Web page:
These Associations Broke Felix Baumgartner’s Fall
From parachute associations to record certifiers, a number of associations played a role in the groundbreaking Red Bull Stratos jump on Sunday.
Felix Baumgartner is better at falling down than you are.
Don’t believe us? Watch this animated GIF.
As a skydiver who likely set a death-defying record over the weekend, the Austrian national became a real-life superhero to millions. And to hear him describe what he did sounds amazing and scary all at once.
“It’s like swimming without touching the water, and it’s hard because every time it turns you around you have to figure out what to do. So I was sticking my arm out, then it became worse,” he told ABC News. “I had a lot of pressure in my head. But I didn’t feel like I was passing out. I was still feeling OK, I — I thought, ‘I can handle the situation.’ And I did.”
He may have been the only person who made the leap, but it took a lot of people to get him there — including a number of associations. Here are a few that played a role:
The parachute backers: What’s a skydiver to do without a little bit of help? The United States Parachute Association (USPA), of which Baumgartner is a member, recently placed a large splash image on its site congratulating him on a job well done. On top of that, one of its designated safety and training advisors, Luke Aikins, played a key role on the Red Bull Stratos team. It might be a mutual blow-softening, as the group works to improve skydiving’s image. “As an organization, USPA needs to take whatever steps we can — both big and small — to change the public’s misperceptions and inform the media and the general public about our sport,” they wrote in a recent blog post. You don’t get a better opportunity to improve that image than this, right?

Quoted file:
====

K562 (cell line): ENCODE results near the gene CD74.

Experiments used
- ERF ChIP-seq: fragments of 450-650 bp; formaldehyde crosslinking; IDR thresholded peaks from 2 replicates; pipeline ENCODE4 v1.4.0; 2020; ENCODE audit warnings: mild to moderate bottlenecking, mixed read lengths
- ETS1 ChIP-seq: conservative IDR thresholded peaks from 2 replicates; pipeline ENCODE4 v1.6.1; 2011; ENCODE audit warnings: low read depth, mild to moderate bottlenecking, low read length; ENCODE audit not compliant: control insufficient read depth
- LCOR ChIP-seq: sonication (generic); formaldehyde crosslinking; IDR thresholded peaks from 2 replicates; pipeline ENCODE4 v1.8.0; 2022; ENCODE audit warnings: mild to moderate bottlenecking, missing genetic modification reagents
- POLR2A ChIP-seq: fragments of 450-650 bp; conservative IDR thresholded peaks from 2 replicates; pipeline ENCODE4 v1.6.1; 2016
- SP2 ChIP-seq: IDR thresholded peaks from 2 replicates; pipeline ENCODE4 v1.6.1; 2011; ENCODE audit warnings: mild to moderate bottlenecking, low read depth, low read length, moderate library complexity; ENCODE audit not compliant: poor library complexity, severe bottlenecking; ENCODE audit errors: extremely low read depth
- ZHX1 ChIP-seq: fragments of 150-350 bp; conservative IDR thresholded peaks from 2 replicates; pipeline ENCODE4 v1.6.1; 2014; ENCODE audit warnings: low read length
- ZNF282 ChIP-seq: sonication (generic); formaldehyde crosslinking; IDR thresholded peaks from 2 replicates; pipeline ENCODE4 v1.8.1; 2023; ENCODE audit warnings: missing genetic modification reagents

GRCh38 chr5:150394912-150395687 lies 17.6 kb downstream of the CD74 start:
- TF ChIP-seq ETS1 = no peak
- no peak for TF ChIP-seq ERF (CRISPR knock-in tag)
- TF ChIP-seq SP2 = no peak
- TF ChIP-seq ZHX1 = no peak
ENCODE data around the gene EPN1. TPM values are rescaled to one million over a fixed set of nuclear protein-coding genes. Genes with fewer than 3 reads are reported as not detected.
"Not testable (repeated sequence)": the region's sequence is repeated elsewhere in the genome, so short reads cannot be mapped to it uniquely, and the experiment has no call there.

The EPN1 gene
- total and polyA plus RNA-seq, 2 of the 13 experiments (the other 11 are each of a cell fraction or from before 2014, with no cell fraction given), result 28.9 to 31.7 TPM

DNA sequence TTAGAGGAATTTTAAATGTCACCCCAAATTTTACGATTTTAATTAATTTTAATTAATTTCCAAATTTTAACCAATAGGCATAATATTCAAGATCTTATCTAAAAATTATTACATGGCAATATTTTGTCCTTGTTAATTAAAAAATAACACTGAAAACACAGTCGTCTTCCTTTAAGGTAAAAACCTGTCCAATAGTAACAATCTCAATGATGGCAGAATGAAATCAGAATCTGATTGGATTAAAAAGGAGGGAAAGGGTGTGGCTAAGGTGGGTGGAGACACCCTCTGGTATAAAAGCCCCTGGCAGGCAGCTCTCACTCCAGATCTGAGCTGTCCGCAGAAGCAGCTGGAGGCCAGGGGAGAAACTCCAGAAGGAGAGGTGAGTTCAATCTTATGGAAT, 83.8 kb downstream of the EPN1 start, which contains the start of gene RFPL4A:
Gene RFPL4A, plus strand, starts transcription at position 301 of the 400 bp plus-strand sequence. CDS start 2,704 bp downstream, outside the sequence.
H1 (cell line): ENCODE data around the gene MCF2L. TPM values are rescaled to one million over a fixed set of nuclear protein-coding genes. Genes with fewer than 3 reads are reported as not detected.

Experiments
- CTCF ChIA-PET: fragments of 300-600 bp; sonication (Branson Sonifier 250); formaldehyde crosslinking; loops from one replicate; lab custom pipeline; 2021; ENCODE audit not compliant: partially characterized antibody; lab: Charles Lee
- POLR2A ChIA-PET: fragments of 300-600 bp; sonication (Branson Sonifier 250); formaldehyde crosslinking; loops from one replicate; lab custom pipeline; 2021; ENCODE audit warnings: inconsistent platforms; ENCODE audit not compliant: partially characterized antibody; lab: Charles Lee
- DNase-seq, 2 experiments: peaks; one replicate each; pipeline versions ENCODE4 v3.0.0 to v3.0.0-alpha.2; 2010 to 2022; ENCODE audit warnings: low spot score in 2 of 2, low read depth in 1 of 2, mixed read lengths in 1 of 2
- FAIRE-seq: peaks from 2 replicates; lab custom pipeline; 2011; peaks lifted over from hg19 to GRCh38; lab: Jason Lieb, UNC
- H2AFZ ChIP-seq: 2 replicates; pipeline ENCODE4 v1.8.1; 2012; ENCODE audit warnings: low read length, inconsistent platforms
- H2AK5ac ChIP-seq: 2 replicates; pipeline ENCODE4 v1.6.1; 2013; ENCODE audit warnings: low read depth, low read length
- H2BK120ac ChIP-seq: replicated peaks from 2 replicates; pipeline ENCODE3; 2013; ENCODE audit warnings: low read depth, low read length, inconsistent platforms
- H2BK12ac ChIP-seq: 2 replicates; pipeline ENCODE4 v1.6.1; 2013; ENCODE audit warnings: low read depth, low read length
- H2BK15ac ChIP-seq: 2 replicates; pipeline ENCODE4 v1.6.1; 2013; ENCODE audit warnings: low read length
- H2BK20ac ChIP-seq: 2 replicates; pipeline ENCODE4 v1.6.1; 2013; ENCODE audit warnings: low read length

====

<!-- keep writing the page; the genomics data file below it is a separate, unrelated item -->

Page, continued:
The record analyzers: Someone has to make sure that Baumgartner actually set the record, and in the case of the Redbull Stratos fall, nobody is more responsible than the Fédération Aéronautique Internationale (FAI). At the site of a record attempt, an official from one of the group’s National Airport Control organizations must be present to verify the record. An official from the National Aeronautic Association of the United States, the American representative, was on hand to verify the event. Now, other organizations worldwide, including in Baumgartner’s native Austria, will verify the event before the record is confirmed. But that didn’t stop the FAI from running an article titled “I watched a new World Record today.”Kittinger makes his groundbreaking 1960 jump. (US Air Force photo)
The mentor: Joe Kittinger, the man whose 1960 skydiving record was broken on Sunday, was the point man on the radio when Baumgartner made his fall, working as the capsule communicator on the team. Kittinger is highly respected in the skydiving and aviation communities; in fact, the National Aeronautics Association has dubbed him an “Elder Statesman of Aviation.”
The medical breakthroughs: The work of the Red Bull Stratos team could have some important ramifications for the medical community. Dr. Jonathan Clark, the medical director on the mission, says he and his team plan to share their discoveries with the community that could use them the most. “We have already shared a great deal of our work with the space flight industry,” he said, “and there will be more data to come when the mission is complete.” Clark and his team will take part in 2013 Aerospace Medical Association meeting, presenting 11 separate talks revealing their discoveries.
Baumgartner’s fall was a great example of calculated risk, and an even greater example of a group of people getting all their ducks in a row. What can your team learn about working together from the Red Bull Stratos team?
(Red Bull Stratos photo)